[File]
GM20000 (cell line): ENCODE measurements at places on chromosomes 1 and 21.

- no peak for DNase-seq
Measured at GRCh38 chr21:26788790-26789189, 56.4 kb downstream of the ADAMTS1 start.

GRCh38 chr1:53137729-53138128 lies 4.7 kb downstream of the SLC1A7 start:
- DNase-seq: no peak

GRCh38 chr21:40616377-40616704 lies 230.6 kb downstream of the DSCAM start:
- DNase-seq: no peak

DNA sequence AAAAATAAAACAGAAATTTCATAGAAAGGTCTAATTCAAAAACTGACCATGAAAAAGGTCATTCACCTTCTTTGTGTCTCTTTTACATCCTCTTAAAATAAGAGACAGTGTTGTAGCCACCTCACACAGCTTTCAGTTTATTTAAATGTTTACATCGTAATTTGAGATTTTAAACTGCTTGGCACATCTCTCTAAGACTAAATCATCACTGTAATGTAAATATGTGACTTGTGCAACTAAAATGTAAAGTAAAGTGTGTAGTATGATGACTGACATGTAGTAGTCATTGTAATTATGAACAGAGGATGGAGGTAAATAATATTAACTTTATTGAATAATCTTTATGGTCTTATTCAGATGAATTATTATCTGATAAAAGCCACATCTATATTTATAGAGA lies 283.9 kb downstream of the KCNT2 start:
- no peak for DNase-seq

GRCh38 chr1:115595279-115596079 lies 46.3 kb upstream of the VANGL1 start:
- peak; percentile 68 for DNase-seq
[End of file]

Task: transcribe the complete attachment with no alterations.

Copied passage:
GM20000 (cell line): ENCODE measurements at places on chromosomes 1 and 21.

- no peak for DNase-seq
Measured at GRCh38 chr21:26788790-26789189, 56.4 kb downstream of the ADAMTS1 start.

GRCh38 chr1:53137729-53138128 lies 4.7 kb downstream of the SLC1A7 start:
- DNase-seq: no peak

GRCh38 chr21:40616377-40616704 lies 230.6 kb downstream of the DSCAM start:
- DNase-seq: no peak

DNA sequence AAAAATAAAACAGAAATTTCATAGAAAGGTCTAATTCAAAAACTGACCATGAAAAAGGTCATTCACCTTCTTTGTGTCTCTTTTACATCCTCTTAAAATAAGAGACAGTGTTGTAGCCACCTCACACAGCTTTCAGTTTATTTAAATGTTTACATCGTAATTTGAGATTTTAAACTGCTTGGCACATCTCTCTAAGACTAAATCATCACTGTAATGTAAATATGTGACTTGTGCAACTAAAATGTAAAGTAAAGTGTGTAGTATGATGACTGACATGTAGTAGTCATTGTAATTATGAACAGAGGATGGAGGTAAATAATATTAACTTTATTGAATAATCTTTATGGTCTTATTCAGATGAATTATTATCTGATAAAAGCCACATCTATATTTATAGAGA lies 283.9 kb downstream of the KCNT2 start:
- no peak for DNase-seq

GRCh38 chr1:115595279-115596079 lies 46.3 kb upstream of the VANGL1 start:
- peak; percentile 68 for DNase-seq